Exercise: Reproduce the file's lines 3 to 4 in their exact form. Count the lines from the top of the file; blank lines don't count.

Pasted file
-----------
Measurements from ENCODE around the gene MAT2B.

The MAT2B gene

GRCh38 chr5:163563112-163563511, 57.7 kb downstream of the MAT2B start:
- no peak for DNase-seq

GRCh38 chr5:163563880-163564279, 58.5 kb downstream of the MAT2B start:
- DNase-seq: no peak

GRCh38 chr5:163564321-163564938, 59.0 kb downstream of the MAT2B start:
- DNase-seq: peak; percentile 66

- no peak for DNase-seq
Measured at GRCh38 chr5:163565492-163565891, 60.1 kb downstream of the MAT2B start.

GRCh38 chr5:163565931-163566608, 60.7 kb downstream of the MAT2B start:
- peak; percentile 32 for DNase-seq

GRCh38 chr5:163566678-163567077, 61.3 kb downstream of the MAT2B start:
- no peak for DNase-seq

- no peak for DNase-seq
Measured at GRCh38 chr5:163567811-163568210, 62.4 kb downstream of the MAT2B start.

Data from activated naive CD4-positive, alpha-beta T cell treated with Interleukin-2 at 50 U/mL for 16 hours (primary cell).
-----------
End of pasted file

GRCh38 chr5:163563112-163563511, 57.7 kb downstream of the MAT2B start:
- no peak for DNase-seq